March 29, 2020
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All our restaurant staff make one fair base wage. Maine’s tipped workers deserve the same.

George Danby | BDN
George Danby | BDN

On Nov. 8, we are voting to raise Maine’s minimum wage to $12 per hour by 2020 — Question 4 on the ballot. We are especially passionate about the provision of the law that would incrementally raise the lower minimum wage for tipped workers, such as restaurant servers, from the current $3.75 per hour to $5 in 2017 and then by a dollar each year until it reaches $12 by 2024.

In seven states, the restaurant industry is treated like every other, and the restaurant owner pays all of her employees at least the standard minimum wage, regardless of tips. In Maine, on the other hand, servers and bartenders make virtually nothing from their employer and depend almost entirely on tips to make ends meet. Other rural states, such as Montana and Alaska, have done this successfully, and we believe this will work in Maine as well. We know this will work because we already are doing it at our businesses in Washington County.

At Lubec Brewing Co. Brewery and Tap Room and the Sunrise Cafe, both in Lubec, we pay our servers and kitchen staff a base wage of at least $10 per hour, with tips on top of that. We just cannot stomach the idea of making our living off the hard work of our employees if they are not able to make a living themselves. People who work hard should be paid a wage on which they can afford their basic living expenses.

At minimum wage, a working mother takes home less than $300 per week. Rent without utilities in Lubec costs up to $600 per month. That leaves less than $600 for heating, electricity, transportation, insurance, food, medicine, clothing, saving for retirement and every other necessity. It simply can’t be done.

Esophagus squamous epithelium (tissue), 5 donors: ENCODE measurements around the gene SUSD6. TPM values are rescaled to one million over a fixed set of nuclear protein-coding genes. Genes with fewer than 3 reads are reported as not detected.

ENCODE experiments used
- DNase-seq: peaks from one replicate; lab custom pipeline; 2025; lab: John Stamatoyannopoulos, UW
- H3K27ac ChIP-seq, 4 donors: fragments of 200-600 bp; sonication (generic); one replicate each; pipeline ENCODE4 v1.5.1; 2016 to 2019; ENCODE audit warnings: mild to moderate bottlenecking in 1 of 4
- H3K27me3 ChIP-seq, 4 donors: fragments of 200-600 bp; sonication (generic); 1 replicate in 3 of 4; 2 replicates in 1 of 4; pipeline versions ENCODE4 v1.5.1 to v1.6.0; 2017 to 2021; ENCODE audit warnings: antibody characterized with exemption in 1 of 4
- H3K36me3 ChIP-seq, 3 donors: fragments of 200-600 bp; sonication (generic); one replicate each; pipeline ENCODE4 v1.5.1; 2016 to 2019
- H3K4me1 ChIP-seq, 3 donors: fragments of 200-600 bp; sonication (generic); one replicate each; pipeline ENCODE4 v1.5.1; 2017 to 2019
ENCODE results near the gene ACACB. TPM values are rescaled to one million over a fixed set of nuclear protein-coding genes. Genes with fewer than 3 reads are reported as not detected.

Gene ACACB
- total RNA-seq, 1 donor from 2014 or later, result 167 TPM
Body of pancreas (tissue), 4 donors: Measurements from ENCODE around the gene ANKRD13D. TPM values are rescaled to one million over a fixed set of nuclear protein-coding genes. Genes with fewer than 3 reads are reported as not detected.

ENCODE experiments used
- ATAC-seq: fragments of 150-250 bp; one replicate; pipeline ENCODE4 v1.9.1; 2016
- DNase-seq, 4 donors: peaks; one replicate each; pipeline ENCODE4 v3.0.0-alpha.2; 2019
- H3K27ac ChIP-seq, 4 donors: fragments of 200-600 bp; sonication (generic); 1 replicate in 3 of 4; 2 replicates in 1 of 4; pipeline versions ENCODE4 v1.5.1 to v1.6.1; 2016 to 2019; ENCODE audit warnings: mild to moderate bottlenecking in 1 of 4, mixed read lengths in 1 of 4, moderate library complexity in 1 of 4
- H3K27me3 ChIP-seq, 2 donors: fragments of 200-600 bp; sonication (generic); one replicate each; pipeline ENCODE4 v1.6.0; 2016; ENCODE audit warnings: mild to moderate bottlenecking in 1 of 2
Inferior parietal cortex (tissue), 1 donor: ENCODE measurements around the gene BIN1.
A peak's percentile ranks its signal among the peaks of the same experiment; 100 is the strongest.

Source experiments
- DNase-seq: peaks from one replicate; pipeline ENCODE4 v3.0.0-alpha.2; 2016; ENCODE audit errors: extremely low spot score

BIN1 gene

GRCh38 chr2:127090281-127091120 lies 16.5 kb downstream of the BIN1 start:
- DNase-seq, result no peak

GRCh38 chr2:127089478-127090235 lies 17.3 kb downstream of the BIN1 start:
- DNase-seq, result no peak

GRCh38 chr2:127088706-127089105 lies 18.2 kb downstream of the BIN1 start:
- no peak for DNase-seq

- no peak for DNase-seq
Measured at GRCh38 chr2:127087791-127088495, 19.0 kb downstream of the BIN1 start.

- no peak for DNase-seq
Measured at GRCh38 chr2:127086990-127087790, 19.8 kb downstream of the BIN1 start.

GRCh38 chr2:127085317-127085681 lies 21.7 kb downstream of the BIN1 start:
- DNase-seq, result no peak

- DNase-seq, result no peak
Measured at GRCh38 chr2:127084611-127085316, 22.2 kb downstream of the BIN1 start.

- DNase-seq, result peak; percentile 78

The unpredictability of pay, especially in a seasonal economy like ours, can produce tremendous anxiety for wait staff. On a busy summer night, a server can do very well. On the other hand, if the weather is bad or the winter limits the number of customers, servers can barely cover the cost of gas to and from their shift, especially when they often are sent home early if it is slow. Although the pay and hours vary from day to day and week to week, the bills that a server supporting her family on tips has to pay each month stay the same.

Maine women bear the greatest share of the burden of this unfair pay system. Nearly 80 percent of servers in Maine are women, and one in three are supporting families. Women face sexual harassment at levels five times higher in the restaurant industry than any other, according to the federal Equal Employment Opportunity Commission. If we can make the restaurant industry like all others, where employers — not customers — pay the wages of working Mainers, we can start to change the power dynamic that makes it easy for customers to harass waitresses.

In a 2014 letter to President Barack Obama on increasing the federal minimum wage, more than 600 economists from across the nation, including seven Nobel laureates, made this observation:

“[T]he weight of evidence now show[s] that increases in the minimum wage have had little or no negative effect on the employment of minimum-wage workers, even during times of weakness in the labor market. … Research suggests that a minimum-wage increase could have a small stimulative effect on the economy as low-wage workers spend their additional earnings, raising demand and job growth, and providing some help on the jobs front.”

Contrary to opponents criticism, an increased minimum wage can actually help a local economy rather than hurt it. All restaurant owners could move toward this system of fair wages for all of their employees. Putting that kind of money into the pockets of working Mainers can provide a boost to our economies and communities and benefit small businesses like ours. That’s why 600 small businesses and more than 60 restaurants across the state have already endorsed the initiative.

This referendum isn’t just about servers, though. Nearly 181,000 working Mainers will get a raise if Question 4 passes. That includes one in three working seniors, who are struggling to get by and can’t afford to retire. It also includes the parents of 63,000 children, far too many of whom are unable to pay for basic necessities on the current minimum wage.

By gradually raising their pay, we will make it easier for tens of thousands of Maine families to make ends meet.

Gale White and McGinley Jones own the Lubec Brewing Co. Brewery and Tap Room and the Sunrise Cafe and Bakery in Lubec.


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